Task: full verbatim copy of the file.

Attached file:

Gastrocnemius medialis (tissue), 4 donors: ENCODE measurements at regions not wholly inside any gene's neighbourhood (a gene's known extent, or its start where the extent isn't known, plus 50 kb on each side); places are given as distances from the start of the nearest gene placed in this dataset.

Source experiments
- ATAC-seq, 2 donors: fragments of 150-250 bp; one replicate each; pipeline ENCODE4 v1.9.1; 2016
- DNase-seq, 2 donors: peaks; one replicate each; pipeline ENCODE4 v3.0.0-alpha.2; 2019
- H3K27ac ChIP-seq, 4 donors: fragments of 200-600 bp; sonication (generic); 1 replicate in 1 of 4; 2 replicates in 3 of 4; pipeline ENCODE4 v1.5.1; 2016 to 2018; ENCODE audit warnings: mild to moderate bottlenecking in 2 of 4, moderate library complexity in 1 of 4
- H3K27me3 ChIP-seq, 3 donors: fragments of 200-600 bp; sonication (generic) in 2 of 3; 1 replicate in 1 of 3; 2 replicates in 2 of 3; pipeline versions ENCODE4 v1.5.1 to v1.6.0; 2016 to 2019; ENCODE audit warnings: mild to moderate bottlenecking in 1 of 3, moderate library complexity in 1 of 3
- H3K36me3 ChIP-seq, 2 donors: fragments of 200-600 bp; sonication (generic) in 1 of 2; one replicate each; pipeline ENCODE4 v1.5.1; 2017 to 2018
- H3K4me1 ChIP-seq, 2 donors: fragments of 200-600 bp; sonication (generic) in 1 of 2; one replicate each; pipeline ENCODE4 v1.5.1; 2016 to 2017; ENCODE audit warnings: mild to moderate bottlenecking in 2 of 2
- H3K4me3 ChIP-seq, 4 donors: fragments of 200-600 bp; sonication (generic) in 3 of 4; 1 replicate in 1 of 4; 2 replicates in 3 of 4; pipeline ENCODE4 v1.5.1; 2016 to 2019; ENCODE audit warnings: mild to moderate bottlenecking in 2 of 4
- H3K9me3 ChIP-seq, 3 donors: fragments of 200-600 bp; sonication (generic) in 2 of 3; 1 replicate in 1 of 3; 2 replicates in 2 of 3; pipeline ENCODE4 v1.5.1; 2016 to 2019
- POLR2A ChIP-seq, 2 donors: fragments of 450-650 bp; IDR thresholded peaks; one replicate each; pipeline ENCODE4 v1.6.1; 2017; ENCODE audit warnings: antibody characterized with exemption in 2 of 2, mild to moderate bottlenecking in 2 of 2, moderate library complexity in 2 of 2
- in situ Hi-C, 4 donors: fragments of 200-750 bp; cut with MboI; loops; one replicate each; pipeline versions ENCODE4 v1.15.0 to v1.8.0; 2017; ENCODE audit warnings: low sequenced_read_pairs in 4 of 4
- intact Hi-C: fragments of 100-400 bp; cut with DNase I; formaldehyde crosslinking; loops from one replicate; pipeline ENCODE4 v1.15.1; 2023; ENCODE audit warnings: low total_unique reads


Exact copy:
Gastrocnemius medialis (tissue), 4 donors: ENCODE measurements at regions not wholly inside any gene's neighbourhood (a gene's known extent, or its start where the extent isn't known, plus 50 kb on each side); places are given as distances from the start of the nearest gene placed in this dataset.

Source experiments
- ATAC-seq, 2 donors: fragments of 150-250 bp; one replicate each; pipeline ENCODE4 v1.9.1; 2016
- DNase-seq, 2 donors: peaks; one replicate each; pipeline ENCODE4 v3.0.0-alpha.2; 2019
- H3K27ac ChIP-seq, 4 donors: fragments of 200-600 bp; sonication (generic); 1 replicate in 1 of 4; 2 replicates in 3 of 4; pipeline ENCODE4 v1.5.1; 2016 to 2018; ENCODE audit warnings: mild to moderate bottlenecking in 2 of 4, moderate library complexity in 1 of 4
- H3K27me3 ChIP-seq, 3 donors: fragments of 200-600 bp; sonication (generic) in 2 of 3; 1 replicate in 1 of 3; 2 replicates in 2 of 3; pipeline versions ENCODE4 v1.5.1 to v1.6.0; 2016 to 2019; ENCODE audit warnings: mild to moderate bottlenecking in 1 of 3, moderate library complexity in 1 of 3
- H3K36me3 ChIP-seq, 2 donors: fragments of 200-600 bp; sonication (generic) in 1 of 2; one replicate each; pipeline ENCODE4 v1.5.1; 2017 to 2018
- H3K4me1 ChIP-seq, 2 donors: fragments of 200-600 bp; sonication (generic) in 1 of 2; one replicate each; pipeline ENCODE4 v1.5.1; 2016 to 2017; ENCODE audit warnings: mild to moderate bottlenecking in 2 of 2
- H3K4me3 ChIP-seq, 4 donors: fragments of 200-600 bp; sonication (generic) in 3 of 4; 1 replicate in 1 of 4; 2 replicates in 3 of 4; pipeline ENCODE4 v1.5.1; 2016 to 2019; ENCODE audit warnings: mild to moderate bottlenecking in 2 of 4
- H3K9me3 ChIP-seq, 3 donors: fragments of 200-600 bp; sonication (generic) in 2 of 3; 1 replicate in 1 of 3; 2 replicates in 2 of 3; pipeline ENCODE4 v1.5.1; 2016 to 2019
- POLR2A ChIP-seq, 2 donors: fragments of 450-650 bp; IDR thresholded peaks; one replicate each; pipeline ENCODE4 v1.6.1; 2017; ENCODE audit warnings: antibody characterized with exemption in 2 of 2, mild to moderate bottlenecking in 2 of 2, moderate library complexity in 2 of 2
- in situ Hi-C, 4 donors: fragments of 200-750 bp; cut with MboI; loops; one replicate each; pipeline versions ENCODE4 v1.15.0 to v1.8.0; 2017; ENCODE audit warnings: low sequenced_read_pairs in 4 of 4
- intact Hi-C: fragments of 100-400 bp; cut with DNase I; formaldehyde crosslinking; loops from one replicate; pipeline ENCODE4 v1.15.1; 2023; ENCODE audit warnings: low total_unique reads